William Greaves, TV host and filmmaker, dies

Director William Greaves speaks at the press conference for the film "Symbiopsychotaxiplasm:Take 2 1/2" at the Tribeca Film Festival April 25, 2005, in New York. Getty Images

William Greaves, the Emmy-award winning producer and co-host of the groundbreaking television show "Black Journal" and a prolific filmmaker whose subjects ranged from Muhammad Ali to the Harlem Renaissance to the black middle class, has died.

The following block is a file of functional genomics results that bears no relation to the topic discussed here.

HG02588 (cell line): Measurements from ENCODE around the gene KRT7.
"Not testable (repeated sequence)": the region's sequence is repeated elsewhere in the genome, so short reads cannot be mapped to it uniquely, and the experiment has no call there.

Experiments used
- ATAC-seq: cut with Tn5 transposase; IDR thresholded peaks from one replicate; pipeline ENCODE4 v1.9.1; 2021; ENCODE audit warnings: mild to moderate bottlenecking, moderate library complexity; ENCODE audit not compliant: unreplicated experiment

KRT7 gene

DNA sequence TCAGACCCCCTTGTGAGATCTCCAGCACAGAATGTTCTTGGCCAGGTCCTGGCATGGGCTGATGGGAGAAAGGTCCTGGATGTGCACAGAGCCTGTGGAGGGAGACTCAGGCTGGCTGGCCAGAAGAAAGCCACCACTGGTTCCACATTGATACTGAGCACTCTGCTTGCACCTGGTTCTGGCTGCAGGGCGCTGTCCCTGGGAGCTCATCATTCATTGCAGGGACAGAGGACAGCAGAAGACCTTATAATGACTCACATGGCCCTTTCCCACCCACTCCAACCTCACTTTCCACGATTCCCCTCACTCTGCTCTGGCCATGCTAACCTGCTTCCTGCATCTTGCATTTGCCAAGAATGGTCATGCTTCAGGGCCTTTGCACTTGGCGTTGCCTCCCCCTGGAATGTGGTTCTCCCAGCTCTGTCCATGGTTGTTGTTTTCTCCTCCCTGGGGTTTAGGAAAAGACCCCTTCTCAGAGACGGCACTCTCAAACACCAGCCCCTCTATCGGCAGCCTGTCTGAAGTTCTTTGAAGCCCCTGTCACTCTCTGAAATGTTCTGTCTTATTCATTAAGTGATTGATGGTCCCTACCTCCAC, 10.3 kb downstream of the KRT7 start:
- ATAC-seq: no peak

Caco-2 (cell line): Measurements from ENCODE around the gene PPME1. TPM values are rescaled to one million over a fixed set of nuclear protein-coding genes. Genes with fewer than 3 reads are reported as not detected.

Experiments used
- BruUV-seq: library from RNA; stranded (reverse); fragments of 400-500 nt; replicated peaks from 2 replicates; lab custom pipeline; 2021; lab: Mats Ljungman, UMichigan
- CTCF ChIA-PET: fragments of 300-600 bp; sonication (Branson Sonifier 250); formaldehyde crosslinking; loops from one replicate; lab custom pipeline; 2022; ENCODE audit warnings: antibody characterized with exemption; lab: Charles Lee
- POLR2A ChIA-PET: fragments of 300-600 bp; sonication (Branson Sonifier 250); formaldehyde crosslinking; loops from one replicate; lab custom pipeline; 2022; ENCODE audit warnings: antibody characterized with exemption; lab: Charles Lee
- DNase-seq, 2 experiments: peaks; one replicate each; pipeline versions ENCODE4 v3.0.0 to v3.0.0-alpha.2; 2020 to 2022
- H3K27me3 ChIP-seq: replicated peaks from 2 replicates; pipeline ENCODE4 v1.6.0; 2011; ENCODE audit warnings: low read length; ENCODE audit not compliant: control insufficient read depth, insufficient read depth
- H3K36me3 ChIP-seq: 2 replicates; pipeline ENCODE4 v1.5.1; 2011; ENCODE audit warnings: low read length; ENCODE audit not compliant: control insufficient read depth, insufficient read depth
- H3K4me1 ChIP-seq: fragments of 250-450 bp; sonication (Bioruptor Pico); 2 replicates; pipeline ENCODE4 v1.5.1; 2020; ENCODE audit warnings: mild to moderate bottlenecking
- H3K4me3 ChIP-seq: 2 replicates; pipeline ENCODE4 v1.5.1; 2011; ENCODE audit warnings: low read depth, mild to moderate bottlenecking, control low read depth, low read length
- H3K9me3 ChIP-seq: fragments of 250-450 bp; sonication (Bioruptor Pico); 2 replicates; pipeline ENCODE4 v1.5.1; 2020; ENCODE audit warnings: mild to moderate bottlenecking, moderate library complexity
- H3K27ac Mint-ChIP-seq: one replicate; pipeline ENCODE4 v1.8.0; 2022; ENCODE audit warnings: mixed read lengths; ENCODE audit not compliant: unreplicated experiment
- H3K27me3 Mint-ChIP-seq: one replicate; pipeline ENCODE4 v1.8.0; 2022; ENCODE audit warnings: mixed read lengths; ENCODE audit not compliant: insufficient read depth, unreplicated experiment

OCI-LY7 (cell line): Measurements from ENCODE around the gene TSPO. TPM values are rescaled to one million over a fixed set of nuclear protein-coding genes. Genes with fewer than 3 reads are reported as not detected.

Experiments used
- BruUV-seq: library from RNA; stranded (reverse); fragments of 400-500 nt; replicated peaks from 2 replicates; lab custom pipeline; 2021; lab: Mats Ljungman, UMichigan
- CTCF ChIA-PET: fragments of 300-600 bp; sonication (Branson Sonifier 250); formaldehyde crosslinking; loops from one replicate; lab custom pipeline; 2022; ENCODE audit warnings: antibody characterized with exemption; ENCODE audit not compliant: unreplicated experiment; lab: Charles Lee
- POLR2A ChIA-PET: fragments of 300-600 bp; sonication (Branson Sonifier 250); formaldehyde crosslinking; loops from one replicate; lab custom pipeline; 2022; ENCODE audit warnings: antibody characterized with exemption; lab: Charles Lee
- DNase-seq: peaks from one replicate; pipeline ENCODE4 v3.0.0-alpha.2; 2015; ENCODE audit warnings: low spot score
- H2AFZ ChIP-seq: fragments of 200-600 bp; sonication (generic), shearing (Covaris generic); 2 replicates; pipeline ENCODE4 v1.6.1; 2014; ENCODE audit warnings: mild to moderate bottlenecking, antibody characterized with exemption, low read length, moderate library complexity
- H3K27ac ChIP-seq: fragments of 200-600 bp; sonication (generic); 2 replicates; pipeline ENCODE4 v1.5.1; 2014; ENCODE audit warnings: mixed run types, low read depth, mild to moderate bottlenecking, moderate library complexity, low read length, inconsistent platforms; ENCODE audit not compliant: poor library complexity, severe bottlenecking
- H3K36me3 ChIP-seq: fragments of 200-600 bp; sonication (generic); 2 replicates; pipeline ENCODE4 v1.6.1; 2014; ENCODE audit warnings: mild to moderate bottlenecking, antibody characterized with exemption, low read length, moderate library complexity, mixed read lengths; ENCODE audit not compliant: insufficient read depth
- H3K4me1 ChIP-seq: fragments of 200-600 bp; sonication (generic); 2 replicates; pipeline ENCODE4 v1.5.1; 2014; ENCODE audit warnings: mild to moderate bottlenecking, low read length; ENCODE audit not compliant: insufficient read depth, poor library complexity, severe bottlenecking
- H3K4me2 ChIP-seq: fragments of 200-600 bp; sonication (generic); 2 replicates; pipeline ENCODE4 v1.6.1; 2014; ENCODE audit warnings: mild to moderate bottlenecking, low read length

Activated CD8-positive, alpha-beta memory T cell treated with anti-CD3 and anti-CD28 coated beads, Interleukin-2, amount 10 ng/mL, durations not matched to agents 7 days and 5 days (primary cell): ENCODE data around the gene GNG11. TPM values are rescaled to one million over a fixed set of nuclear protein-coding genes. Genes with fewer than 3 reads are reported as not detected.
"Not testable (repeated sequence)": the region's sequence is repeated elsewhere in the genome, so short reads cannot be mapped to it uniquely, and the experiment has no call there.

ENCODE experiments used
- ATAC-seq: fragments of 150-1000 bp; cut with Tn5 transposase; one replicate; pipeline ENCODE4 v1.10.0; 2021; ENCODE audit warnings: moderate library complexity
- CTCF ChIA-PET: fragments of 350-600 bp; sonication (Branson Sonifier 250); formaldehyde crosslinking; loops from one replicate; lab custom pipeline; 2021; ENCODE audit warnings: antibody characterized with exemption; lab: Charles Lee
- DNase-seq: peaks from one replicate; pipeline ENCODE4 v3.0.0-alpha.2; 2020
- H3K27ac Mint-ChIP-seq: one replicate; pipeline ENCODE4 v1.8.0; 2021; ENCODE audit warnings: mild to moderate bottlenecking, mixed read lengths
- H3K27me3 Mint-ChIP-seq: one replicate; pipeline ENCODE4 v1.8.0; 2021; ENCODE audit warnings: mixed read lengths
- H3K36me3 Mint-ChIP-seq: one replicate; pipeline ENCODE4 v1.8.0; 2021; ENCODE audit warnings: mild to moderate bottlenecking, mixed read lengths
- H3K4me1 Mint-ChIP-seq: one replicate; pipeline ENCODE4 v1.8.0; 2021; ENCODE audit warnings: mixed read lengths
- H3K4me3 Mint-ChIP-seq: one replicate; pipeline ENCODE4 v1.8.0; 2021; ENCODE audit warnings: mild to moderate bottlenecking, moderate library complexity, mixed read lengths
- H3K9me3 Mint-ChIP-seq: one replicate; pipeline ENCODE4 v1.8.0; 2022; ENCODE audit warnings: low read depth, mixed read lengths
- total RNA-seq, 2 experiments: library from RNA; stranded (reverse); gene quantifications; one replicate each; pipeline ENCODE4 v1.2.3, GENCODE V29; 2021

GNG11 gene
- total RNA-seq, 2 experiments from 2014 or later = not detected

Greaves died Monday at his Manhattan home after a prolonged illness, according to his granddaughter, Liani Greaves. He was 87.

"Black Journal," later "Tony Brown's Journal," premiered on public television in 1968 and was among the first news programs designed for a black audience. Greaves, who left the show in 1970, also made hundreds of movies, including a documentary of the 1971 fight between Ali and Joe Frazier and works on Frederick Douglass and the civil rights movement.

A native of New York City, Greaves attended The Actors Studio, where classmates included Marlon Brando.

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